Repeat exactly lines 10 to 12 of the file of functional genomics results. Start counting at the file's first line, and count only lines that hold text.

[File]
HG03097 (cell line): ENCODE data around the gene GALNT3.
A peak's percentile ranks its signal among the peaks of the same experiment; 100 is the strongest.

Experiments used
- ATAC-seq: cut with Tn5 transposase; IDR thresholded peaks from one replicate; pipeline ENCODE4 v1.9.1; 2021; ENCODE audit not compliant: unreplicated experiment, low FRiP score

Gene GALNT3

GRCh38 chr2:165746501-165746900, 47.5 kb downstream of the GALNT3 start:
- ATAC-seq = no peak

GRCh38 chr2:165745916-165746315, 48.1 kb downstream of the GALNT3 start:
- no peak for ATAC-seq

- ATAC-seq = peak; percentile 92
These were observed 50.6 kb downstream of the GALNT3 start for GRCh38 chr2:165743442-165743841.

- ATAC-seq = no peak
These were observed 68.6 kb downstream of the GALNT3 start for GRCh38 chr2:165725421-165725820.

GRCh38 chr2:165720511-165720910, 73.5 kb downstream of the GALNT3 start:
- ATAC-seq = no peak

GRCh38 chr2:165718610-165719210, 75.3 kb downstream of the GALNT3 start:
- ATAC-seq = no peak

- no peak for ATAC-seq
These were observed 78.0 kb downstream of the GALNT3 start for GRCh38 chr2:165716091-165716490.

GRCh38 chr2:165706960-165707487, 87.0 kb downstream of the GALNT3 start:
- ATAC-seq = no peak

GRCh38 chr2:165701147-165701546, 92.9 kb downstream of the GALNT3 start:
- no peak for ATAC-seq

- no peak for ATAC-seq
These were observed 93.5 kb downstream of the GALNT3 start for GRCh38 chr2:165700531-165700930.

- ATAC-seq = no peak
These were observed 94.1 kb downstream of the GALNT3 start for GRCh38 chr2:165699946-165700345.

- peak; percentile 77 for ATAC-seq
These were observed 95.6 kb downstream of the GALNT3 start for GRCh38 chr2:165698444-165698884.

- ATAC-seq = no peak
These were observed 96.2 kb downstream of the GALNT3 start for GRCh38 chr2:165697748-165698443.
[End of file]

- ATAC-seq = peak; percentile 92
These were observed 50.6 kb downstream of the GALNT3 start for GRCh38 chr2:165743442-165743841.

- ATAC-seq = no peak